Latent class analysis of COVID-19 experiences, social distancing, and mental health

Frounfelker, R.L.;, Li, ZY.; Santavicca, T.; Miconi, D. et C. Rousseau (2021)

Am J Orthopsychiatry

ahead of print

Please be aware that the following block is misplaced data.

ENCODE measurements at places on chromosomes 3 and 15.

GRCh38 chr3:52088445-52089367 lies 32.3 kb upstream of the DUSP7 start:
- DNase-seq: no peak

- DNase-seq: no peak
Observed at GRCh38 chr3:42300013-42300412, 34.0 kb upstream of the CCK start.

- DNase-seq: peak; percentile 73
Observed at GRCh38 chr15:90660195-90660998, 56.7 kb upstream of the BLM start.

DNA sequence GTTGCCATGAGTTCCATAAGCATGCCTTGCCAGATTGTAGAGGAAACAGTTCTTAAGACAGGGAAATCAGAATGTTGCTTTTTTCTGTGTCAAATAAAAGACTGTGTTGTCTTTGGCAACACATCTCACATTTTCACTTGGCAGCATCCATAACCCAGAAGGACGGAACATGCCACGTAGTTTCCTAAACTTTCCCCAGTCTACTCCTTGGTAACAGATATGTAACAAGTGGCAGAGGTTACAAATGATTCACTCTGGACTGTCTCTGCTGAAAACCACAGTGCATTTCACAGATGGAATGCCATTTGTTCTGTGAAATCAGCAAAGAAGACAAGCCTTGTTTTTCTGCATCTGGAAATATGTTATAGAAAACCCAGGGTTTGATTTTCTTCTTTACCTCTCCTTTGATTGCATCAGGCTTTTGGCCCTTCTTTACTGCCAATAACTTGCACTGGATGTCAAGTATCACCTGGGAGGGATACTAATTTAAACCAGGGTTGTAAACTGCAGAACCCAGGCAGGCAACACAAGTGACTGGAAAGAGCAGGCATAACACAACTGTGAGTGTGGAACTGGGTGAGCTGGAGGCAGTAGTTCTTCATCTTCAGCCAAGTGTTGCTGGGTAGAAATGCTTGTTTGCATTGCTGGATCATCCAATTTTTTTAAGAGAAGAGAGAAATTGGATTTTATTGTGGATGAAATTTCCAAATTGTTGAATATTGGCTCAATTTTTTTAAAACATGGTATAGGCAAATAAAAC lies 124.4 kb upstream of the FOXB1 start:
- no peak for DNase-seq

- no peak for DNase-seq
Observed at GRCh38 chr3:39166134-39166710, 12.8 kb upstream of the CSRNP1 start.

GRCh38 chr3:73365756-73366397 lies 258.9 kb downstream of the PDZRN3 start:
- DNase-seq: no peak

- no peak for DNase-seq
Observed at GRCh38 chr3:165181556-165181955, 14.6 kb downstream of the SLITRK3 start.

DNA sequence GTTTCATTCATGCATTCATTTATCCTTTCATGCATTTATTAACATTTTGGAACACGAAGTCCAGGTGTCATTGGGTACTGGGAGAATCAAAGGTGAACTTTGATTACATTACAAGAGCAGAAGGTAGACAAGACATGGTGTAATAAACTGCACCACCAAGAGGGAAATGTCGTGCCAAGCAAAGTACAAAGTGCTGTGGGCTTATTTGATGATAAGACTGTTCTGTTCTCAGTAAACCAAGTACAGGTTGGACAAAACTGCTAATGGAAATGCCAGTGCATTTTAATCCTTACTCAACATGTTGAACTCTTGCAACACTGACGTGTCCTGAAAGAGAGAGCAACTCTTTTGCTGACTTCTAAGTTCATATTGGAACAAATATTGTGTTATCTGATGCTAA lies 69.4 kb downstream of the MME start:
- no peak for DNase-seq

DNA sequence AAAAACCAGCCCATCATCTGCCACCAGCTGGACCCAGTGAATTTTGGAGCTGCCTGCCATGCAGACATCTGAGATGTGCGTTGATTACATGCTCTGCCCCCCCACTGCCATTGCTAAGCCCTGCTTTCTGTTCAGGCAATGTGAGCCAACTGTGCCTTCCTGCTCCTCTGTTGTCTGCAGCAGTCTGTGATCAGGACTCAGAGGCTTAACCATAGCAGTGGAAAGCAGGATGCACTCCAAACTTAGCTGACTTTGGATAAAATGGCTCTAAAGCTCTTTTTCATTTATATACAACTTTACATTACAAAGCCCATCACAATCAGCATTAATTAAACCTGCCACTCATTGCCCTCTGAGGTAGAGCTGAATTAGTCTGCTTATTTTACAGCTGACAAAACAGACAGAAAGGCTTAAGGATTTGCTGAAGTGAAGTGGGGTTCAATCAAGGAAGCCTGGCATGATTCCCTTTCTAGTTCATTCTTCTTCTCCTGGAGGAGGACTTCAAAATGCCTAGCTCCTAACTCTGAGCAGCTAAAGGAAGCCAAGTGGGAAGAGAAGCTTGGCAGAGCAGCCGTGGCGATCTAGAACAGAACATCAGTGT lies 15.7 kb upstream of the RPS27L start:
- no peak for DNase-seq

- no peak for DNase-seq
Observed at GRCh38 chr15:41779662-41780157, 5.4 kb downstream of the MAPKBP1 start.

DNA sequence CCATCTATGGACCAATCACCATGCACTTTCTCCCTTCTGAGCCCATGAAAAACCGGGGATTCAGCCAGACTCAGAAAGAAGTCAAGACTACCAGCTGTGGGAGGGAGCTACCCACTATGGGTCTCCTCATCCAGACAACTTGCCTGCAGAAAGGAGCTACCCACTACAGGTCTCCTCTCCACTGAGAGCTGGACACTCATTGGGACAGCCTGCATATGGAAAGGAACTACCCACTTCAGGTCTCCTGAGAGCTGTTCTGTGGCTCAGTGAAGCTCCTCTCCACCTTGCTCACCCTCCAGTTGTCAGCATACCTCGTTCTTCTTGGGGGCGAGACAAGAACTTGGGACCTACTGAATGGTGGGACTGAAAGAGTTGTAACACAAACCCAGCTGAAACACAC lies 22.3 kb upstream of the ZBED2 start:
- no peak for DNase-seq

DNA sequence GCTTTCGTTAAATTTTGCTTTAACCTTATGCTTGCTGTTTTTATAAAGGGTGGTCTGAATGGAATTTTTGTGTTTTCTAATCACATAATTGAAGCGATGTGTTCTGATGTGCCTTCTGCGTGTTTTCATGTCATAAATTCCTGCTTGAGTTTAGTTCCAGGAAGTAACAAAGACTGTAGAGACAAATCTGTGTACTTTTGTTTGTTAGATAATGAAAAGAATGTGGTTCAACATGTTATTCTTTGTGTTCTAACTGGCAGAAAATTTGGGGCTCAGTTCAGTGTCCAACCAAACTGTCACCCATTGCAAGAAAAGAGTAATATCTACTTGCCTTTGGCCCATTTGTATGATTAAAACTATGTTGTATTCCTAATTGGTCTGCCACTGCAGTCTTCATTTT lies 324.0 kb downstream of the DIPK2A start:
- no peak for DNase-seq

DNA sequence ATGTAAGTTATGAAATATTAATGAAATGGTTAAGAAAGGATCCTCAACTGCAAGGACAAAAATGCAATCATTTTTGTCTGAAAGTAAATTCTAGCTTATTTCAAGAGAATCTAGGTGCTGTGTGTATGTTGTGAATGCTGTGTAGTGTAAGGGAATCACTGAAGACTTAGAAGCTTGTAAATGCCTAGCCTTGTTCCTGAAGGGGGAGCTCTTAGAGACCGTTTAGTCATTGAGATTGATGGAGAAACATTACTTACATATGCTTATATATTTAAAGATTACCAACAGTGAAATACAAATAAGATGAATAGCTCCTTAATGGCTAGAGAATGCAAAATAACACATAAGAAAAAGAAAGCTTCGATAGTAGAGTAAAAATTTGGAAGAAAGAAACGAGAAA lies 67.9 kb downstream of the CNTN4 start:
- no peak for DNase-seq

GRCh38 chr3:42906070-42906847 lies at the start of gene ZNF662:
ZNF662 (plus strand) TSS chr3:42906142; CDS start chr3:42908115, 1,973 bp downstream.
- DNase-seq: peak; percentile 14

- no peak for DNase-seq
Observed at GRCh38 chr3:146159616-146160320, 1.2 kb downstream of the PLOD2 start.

Information is needed on the relationship between coronavirus disease (COVID-19) social distancing restrictions and their relationship with mental health. In particular, there is limited investigation into how COVID-related adversities have positively mobilized individuals. We use latent class analysis (LCA) to identify subtypes of positive and negative aspects of the experience of COVID-19 social distancing and the association of these subtypes with mental health. We conduct an online survey of COVID-19 and mental health with 3,183 adults residing in Quebec, Canada, during the first wave of the epidemic. We use LCA to identify subtypes of positive and negative aspects of social distancing. We use logistic and linear regression to estimate the associations between class membership and self-reported impact of COVID-19 on mental health and scores on the Hopkins Symptom Checklist-10 (HSCL-10). We identify five classes of individuals in regards to perceived positives and negatives of social distancing related to COVID-19, named Low Impact, Freedom/Flexibility, Safety, Family/Home, and Hardships. Sociodemographic variables including age, gender, race/ethnicity, and self-reported mental health prior to COVID are associated with class assignment. Latent classes are associated with both outcomes (p < .001). Individuals in the Hardships class have greater odds of reporting a significant impact of COVID-19 on mental health, OR = 2.09, 95% CI = [1.53, 2.86], p < .001, and have higher scores on the HSCL-10, β = .32, 95% CI = [.23, .42], p < .001, than those individuals in the Low Impact group after adjusting for sociodemographic characteristics. Gender, age, and self-reported mental health prior to COVID-19 are independently associated with both outcomes (p < .001). We discuss study implications for public health programming and interventions to promote the mental health of at-risk populations during the pandemic. (PsycInfo Database Record (c) 2021 APA, all rights reserved)